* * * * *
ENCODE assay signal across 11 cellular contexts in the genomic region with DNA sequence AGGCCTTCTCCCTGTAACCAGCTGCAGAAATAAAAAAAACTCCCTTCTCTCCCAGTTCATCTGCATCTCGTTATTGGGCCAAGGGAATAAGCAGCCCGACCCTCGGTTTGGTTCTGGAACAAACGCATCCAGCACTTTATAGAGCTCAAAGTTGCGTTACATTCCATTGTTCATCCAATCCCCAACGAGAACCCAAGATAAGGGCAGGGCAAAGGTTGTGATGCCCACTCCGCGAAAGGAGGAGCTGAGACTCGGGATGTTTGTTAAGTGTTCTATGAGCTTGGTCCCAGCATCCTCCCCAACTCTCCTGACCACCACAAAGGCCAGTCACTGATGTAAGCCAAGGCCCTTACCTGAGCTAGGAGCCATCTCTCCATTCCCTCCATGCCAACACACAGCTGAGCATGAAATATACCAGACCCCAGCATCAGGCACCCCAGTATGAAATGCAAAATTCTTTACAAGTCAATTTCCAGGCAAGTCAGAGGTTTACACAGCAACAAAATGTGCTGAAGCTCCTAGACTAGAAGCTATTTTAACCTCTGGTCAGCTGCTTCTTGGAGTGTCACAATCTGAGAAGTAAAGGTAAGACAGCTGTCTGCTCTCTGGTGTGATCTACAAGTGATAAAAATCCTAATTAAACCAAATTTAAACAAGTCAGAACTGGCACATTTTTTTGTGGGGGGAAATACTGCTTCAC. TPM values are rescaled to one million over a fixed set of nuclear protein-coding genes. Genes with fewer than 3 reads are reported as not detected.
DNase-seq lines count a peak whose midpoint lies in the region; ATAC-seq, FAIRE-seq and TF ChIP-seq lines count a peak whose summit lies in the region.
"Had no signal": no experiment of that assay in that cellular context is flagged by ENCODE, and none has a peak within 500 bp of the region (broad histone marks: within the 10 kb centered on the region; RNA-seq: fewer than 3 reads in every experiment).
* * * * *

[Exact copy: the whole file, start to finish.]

ENCODE assay signal across 11 cellular contexts in the genomic region with DNA sequence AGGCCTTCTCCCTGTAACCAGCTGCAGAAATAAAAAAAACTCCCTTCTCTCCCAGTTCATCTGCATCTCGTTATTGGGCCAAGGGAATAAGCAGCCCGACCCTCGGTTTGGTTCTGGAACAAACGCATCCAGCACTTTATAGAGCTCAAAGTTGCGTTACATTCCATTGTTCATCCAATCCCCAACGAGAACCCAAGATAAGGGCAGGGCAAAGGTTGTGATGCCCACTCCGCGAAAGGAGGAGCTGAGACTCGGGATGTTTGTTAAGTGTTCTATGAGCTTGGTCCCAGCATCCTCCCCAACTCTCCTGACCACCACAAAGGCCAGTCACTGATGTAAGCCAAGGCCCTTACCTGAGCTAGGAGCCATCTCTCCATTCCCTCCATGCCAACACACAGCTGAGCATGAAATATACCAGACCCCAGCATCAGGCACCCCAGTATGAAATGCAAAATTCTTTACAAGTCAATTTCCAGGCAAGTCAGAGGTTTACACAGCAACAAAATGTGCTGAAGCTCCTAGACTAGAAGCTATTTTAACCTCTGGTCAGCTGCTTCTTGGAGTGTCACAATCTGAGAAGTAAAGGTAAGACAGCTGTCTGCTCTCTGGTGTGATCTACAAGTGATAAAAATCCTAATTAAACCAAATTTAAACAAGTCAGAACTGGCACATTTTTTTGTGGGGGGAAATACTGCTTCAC. TPM values are rescaled to one million over a fixed set of nuclear protein-coding genes. Genes with fewer than 3 reads are reported as not detected.
DNase-seq lines count a peak whose midpoint lies in the region; ATAC-seq, FAIRE-seq and TF ChIP-seq lines count a peak whose summit lies in the region.
"Had no signal": no experiment of that assay in that cellular context is flagged by ENCODE, and none has a peak within 500 bp of the region (broad histone marks: within the 10 kb centered on the region; RNA-seq: fewer than 3 reads in every experiment).